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The First Question To Ask Before Developing A New Church Website

“Who is going to maintain it?”

If you can't answer that question, don't proceed.

Why?

  • You'll frustrate the web developer as they put hours into creating a site that is out of date from the moment it goes live.
  • You'll frustrate and confuse visitors with content that's out of date.

So, the steps are as follows:

  1. Identify the person who will maintain the website.
  2. Develop the website.
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7 Comments

7 Comments

  1. Andrew Vella

    November 25, 2011 at 10:01 am

    I wish I could send this brief article to pretty much everyone who has ever asked me to make them a website.

  2. Andrew K

    November 25, 2011 at 11:36 pm

    Oh, and make sure that the person is *reliable*!

  3. Pingback: The first question to ask before developing a new church website … | churchtechfeeds.com

  4. Charles Specht

    November 26, 2011 at 5:15 pm

    True!  A website not maintained is as relevant as last year’s newspaper.

  5. Lei Liang

    November 28, 2011 at 9:56 am

    What are your views on responsibility of pastors and ministry leaders for content contribution? 

    Like a printed bulletin or an announcements in services, I tend to think the church website is simply another  channel for communication to both the congregation and visitors. Therefore, it make sense for everyone involved in the church to contribute to the website content, not just one person.

    There’re obviously some challenges with this approach but does anyone have any recommendations on a good structure/process which ensures the website is kept up to date?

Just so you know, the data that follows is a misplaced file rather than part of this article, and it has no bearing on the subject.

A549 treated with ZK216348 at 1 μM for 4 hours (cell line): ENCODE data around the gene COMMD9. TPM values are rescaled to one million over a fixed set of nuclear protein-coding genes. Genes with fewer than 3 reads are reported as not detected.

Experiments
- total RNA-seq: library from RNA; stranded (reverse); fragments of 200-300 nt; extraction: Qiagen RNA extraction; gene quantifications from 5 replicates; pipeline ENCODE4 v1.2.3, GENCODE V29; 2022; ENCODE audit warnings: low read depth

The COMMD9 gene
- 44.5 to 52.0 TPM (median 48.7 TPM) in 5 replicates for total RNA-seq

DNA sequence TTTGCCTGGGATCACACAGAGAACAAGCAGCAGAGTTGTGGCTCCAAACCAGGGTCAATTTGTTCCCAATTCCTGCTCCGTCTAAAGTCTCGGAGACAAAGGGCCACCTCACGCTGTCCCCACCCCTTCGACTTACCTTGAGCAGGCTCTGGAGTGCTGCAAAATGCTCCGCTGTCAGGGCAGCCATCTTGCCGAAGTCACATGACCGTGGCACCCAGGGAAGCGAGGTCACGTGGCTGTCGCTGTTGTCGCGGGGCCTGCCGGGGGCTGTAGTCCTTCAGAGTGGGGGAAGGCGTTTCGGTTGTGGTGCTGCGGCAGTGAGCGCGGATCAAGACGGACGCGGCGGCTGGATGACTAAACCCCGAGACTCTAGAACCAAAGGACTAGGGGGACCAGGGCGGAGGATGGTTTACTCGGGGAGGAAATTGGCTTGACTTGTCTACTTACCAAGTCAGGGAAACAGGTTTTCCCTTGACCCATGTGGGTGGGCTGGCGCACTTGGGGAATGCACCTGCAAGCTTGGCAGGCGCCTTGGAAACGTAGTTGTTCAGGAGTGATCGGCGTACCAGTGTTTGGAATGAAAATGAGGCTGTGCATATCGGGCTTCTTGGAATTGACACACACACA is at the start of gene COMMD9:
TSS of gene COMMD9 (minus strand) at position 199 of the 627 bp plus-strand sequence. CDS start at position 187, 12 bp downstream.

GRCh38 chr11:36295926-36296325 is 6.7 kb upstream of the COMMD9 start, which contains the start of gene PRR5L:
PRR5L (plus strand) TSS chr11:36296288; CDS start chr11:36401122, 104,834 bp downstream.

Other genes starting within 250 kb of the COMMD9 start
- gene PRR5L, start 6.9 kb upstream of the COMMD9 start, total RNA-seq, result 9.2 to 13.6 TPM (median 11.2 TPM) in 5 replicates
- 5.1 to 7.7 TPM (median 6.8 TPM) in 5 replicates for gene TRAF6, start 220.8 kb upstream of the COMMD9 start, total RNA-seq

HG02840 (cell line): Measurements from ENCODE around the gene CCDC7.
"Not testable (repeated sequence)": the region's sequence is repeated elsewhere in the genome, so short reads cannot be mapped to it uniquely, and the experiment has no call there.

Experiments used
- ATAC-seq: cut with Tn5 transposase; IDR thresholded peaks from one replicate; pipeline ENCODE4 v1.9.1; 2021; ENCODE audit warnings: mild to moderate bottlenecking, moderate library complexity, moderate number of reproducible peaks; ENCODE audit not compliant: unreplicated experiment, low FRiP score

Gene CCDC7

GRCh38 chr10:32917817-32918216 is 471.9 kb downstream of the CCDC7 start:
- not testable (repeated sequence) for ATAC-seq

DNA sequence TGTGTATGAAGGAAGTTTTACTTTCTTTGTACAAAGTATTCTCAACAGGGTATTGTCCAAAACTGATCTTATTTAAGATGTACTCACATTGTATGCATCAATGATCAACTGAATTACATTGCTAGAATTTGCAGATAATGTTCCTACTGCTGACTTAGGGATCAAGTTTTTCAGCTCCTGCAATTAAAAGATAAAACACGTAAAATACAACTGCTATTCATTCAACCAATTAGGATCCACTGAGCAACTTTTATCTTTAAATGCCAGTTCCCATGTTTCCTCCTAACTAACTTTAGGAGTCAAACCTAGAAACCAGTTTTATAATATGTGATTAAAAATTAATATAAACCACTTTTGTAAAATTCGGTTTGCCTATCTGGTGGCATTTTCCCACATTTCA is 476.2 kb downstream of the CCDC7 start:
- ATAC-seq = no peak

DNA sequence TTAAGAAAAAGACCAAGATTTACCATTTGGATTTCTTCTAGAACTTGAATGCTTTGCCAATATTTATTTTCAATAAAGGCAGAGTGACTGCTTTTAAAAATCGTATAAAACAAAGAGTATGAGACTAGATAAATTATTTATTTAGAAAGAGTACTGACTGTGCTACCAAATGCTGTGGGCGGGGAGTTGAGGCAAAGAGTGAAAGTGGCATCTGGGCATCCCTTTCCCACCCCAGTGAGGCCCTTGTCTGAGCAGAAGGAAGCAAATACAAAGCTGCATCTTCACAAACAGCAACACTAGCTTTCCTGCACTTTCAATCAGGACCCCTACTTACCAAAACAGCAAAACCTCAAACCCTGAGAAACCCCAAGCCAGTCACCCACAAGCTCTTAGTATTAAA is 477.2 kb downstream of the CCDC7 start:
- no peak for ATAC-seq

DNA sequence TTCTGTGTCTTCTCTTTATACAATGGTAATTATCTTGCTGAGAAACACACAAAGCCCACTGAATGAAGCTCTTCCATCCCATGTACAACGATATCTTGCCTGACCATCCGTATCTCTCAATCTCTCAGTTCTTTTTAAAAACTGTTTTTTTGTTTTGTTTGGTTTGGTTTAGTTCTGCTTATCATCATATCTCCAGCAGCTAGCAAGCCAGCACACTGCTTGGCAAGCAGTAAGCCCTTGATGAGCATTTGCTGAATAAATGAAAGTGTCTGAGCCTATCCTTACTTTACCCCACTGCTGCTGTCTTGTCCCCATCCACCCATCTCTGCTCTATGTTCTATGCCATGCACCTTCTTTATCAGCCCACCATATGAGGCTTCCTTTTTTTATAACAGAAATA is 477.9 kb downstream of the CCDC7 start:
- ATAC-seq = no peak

6. Steven Kryger

    November 28, 2011 at 3:48 pm

    Good question. Perhaps a simple solution is for one person who knows how to edit the website, to email the staff/key members every Monday morning to ask what updates should take place.

  7. iMinistries

    March 2, 2012 at 1:29 am

    Lei,

    This is an excellent requirement for a church website. Something that we (http://www.iministries.org) have built right into our Church Website CMS.

    We feel that having staff members, as well as volunteers, active in the process is super helpful. No one really understands the burden that a website manager has if they are all by themselves. When using our system, you can give certain admins limited power, like only having the ability to submit content, as well as being over a specific area of the church website, like a specific Ministry.

    Then, to make sure items actually get posted to the website, we have an area that specific Admins have access to. It acts as a centralized collection area whereby they can edit and/or publish the submitted items.

    Travis

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